What would I have done? Given the situation, whose side would I be on? It's so hard to answer...these aren't simple black and white questions of wrong or right. Now at first glance you'd think it'd be an easy decision. The kid's mom is a crackhead who leaves her alone while taking a hit. She clearly doesn't have a proper job to support a family and hangs around drug dealers, pimps, know, just the kind of people every child needs for a healthy, stable support system. So given that, I'd obviously leave the child with Morgan Freeman and his wife (can't remember character names, sorry)...a responsible, well-off, supportive couple who actually love and care for the child. Right?

Maybe. A part of me can't help but find some credence in Casey Affleck's point of view. You can't just steal someone else's child. Yes, you mean well and yes you are most definitely more well-equipped to take care of this child and she'll most probably have a 100% chance of succeeding in life...but does that make it right? Is it your life to give? Who are we to decide what's best? Would we be playing God by giving into something like this? I don't it idealism by youth to think that this would be the right thing to do? Naïveté to think that it's possible for Amy Ryan's character to change? Are we just deluding ourselves into thinking these things? Does the wear and tear of life and of age make this decision so much easier? Make us pessimistic or rather, more realistic? ...that there is no hope for the child if left in the hands of Amy's character. That this is better for Michelle Monaghan said, isn't it better to know that the child is in a safe place where she can have sleepovers and go to school and basically, have a shot at a normal life? I think these things and then again I go back all over again and ask, who gives you the right to make these decisions? I don't know, I don't know...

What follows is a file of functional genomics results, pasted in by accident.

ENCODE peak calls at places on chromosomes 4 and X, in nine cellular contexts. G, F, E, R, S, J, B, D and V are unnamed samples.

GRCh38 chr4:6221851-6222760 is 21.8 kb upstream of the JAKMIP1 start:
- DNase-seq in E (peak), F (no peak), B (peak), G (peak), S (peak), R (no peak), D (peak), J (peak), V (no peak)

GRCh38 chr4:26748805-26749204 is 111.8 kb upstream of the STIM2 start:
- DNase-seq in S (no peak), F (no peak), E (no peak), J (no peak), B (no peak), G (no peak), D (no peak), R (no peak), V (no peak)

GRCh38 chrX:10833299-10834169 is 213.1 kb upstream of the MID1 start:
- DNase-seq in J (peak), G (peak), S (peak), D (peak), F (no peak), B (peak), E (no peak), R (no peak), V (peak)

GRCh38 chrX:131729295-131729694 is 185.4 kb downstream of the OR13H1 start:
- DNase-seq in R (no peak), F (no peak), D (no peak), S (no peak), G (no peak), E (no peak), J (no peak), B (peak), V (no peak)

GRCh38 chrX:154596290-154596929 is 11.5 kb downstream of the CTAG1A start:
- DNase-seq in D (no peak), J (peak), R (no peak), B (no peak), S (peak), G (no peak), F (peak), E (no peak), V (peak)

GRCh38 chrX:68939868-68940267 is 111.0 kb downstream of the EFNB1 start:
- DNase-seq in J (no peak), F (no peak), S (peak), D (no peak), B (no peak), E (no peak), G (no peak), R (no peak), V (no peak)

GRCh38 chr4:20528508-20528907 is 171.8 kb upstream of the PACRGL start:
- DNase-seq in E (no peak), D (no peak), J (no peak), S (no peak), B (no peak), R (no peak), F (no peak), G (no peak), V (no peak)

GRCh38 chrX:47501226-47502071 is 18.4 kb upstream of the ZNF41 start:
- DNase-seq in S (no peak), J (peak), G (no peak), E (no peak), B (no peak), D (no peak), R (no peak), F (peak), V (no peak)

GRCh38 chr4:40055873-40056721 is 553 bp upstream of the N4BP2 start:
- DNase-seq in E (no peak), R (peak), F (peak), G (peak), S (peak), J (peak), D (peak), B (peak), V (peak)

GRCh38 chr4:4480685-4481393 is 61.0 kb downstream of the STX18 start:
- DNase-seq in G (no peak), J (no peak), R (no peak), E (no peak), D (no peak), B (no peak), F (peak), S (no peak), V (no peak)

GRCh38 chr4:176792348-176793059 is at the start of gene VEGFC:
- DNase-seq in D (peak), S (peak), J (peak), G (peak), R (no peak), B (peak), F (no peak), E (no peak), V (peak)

So I go back and forth, back and forth asking myself what I'd do. But clearly I don't have the answers...guess I'll have to keep mulling over it. Hopefully, I'll never have to make this kind of a decision...